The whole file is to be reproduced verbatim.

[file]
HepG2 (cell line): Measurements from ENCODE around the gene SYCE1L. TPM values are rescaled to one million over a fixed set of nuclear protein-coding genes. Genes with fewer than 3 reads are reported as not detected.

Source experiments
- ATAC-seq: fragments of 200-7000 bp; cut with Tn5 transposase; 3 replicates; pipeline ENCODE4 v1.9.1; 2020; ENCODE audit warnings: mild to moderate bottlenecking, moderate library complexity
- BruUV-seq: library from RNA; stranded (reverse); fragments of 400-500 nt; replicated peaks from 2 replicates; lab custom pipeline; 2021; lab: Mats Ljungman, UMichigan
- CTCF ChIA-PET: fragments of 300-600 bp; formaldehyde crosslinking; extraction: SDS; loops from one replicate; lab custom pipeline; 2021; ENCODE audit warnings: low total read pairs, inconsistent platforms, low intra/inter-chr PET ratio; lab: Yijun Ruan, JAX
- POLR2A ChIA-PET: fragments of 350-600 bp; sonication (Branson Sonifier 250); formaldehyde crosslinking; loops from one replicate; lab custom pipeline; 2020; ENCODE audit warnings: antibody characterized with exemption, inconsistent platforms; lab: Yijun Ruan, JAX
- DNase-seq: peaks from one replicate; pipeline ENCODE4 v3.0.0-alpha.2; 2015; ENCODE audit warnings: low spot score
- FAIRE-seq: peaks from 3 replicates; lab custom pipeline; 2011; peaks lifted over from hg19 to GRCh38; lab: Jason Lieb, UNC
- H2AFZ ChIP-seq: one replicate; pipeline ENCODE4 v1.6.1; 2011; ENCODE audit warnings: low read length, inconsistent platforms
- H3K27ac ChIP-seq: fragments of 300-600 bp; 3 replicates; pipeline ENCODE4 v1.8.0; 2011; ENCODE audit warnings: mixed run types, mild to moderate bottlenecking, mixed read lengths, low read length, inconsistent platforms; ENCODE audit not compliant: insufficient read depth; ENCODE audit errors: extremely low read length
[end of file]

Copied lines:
HepG2 (cell line): Measurements from ENCODE around the gene SYCE1L. TPM values are rescaled to one million over a fixed set of nuclear protein-coding genes. Genes with fewer than 3 reads are reported as not detected.

Source experiments
- ATAC-seq: fragments of 200-7000 bp; cut with Tn5 transposase; 3 replicates; pipeline ENCODE4 v1.9.1; 2020; ENCODE audit warnings: mild to moderate bottlenecking, moderate library complexity
- BruUV-seq: library from RNA; stranded (reverse); fragments of 400-500 nt; replicated peaks from 2 replicates; lab custom pipeline; 2021; lab: Mats Ljungman, UMichigan
- CTCF ChIA-PET: fragments of 300-600 bp; formaldehyde crosslinking; extraction: SDS; loops from one replicate; lab custom pipeline; 2021; ENCODE audit warnings: low total read pairs, inconsistent platforms, low intra/inter-chr PET ratio; lab: Yijun Ruan, JAX
- POLR2A ChIA-PET: fragments of 350-600 bp; sonication (Branson Sonifier 250); formaldehyde crosslinking; loops from one replicate; lab custom pipeline; 2020; ENCODE audit warnings: antibody characterized with exemption, inconsistent platforms; lab: Yijun Ruan, JAX
- DNase-seq: peaks from one replicate; pipeline ENCODE4 v3.0.0-alpha.2; 2015; ENCODE audit warnings: low spot score
- FAIRE-seq: peaks from 3 replicates; lab custom pipeline; 2011; peaks lifted over from hg19 to GRCh38; lab: Jason Lieb, UNC
- H2AFZ ChIP-seq: one replicate; pipeline ENCODE4 v1.6.1; 2011; ENCODE audit warnings: low read length, inconsistent platforms
- H3K27ac ChIP-seq: fragments of 300-600 bp; 3 replicates; pipeline ENCODE4 v1.8.0; 2011; ENCODE audit warnings: mixed run types, mild to moderate bottlenecking, mixed read lengths, low read length, inconsistent platforms; ENCODE audit not compliant: insufficient read depth; ENCODE audit errors: extremely low read length